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let the kids play ::

John Allpress, Football Association - England

Back in the 1960s when I took my first tentative steps into the world of sport, particularly football and cricket, we never had any coaching or adult supervision. We were luckier than most living in Hackney in the East End of London as it was one of the few inner city areas I know with plenty of grass Victoria Park, Hackney Marshes, Hackney Downs, Clissold Park and Well Street Common. This was where I played when we weren't playing on the bomb sites or fishing in the canal.

Games were interesting then. There were no team colours, nobody asked how old you were as long as you could play, you could play in as many matches as you liked and there might be any number of people in a team. The most important player was the one who owned the ball. You dropped into the game when you wanted, went home when you wanted and you played as often as you liked. It was a kids game run by the kids for the kids.

So what was so good about these games what was it that made them so special that kids went back again and again? Is the answer to this scientific? Were they good and productive learning environments? Could it be that players actually learn better from the confusion and chaos of playing and be best taught through the active nature of a game situation?? Is it because kids like to have fun, improve their skills by copying their friends, do something they are good at, be part of a team, group or gang and enjoy the challenge of playing with the bigger kids? Or is it just that there were no adults around to tell them what to do? The answer is probably a combination of all those things.

Kids rarely play out now. The streets and parks are regarded by parents as too dangerous.

Should the loss of these games matter to football development? After all they were a very crude affair, a kick about played on concrete, in a yard or, if you were lucky, on grass. The ball was usually plastic, or a tennis ball in the playground at school, with four coats, trees or markings on a wall for goals. Its replacement organised youth football is far grander and you would think much better.

Why then in May 2001 did Directors of Youth from top European Clubs including Manchester United, Ajax, Barcelona and Bayern Munich issue a statement which said that the loss of street soccer was hurting youth development??

Could this statement actually lead us to the heart of the matter? Is it possible that for our very youngest players [i.e. those in the under-11 age range] the increasingly organised adult dominated coaching structures are squeezing out all the fun, spontaneity and creativity that evolved in street, playground and park games.

For me the key could be in the phrase adult dominated. In the games I played as a kid, adults were hardly significant at all. On Well Street Common adults weren't involved at all until the park-keeper came to chuck us off. When I went to secondary school we did have a teacher to take us to matches. However, he did not know or pretend to know much about football - his job was to give out the shirts. When I played for our school 1st XI the teacher knew more about the game but never imposed himself on us. He created a great atmosphere for us to play, and I can remember few formal coaching sessions led by him.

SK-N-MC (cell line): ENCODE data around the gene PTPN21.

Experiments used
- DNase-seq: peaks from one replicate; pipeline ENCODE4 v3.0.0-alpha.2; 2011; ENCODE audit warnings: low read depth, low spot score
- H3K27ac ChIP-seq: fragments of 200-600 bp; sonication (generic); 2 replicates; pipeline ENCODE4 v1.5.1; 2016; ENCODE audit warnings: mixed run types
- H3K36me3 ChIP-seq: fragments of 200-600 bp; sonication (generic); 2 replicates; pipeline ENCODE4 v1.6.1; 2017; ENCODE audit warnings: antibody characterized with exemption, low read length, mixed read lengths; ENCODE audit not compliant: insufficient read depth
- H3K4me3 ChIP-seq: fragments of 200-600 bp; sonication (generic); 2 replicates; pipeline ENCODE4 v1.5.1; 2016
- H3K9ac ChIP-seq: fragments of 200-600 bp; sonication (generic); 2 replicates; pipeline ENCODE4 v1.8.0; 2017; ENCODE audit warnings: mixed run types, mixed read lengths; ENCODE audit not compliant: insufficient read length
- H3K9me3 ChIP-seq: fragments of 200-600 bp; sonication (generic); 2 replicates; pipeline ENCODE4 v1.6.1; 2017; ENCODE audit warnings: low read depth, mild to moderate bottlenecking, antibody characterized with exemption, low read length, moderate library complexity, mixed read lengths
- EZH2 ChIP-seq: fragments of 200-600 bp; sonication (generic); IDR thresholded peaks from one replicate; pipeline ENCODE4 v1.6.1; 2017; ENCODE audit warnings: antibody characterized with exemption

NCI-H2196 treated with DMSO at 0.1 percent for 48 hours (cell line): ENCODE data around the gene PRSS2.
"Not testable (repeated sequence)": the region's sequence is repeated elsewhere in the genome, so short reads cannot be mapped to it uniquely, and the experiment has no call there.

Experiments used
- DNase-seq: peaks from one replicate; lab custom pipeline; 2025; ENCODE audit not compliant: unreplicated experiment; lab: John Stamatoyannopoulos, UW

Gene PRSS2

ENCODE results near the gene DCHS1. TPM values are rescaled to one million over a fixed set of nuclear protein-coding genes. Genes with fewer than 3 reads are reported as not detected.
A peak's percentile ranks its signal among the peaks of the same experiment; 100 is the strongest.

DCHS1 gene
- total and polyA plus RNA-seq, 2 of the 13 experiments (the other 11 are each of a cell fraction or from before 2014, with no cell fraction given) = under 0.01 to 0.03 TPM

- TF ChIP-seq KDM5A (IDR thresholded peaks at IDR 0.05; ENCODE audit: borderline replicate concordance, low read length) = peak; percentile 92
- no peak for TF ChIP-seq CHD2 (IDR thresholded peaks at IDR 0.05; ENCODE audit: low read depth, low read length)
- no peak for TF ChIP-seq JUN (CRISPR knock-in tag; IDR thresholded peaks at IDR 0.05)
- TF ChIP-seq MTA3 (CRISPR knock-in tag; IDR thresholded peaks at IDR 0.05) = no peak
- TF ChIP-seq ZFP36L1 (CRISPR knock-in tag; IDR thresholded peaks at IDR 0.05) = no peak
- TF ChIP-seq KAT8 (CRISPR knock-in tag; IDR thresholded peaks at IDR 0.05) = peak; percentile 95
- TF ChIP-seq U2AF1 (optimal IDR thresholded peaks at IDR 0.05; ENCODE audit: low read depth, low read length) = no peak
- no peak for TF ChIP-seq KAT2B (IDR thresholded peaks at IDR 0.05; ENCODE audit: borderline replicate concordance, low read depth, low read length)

So am I making out a case for total anarchy? Of course not. We need well trained youth coaches and places where young players go to play that are safe and secure as those old days are not coming back. However, I am trying to make the case for greater understanding of the needs of our very youngest players especially those in the 8 to 11 age range, and the importance of creating the right environment for them to learn about the game.

I believe these are the questions we need to consider:

•  How can we encourage those people who deal with our very youngest players to be more imaginative and inventive and less prescriptive, directive and intrusive?

•  How do we create environments for our youngest players that are less predictable, where adult influence and involvement is kept to a minimum and the significance of mistakes in the learning process is understood?

•  How do we create environments for our youngest players that are less judgemental and less threatening, free of adult expectation and authority, where children can be children and play with a high degree of emotional freedom while learning the game and how it works?

If we can answer these questions I believe we can re-create what we have lost in street, playground or park football. The art of under-coaching is often under-valued. Kids LEARN to play the game by playing it so lets let the kids play more.

John Allpress
Football Association - England
Reprinted with permission from Inside™ Soccer
Dr. Javier Perez - Content Manager
European PhD, MPhil, MSc (Dist.), BSc (Hons) UEFA PRO Spain & UEFA A England
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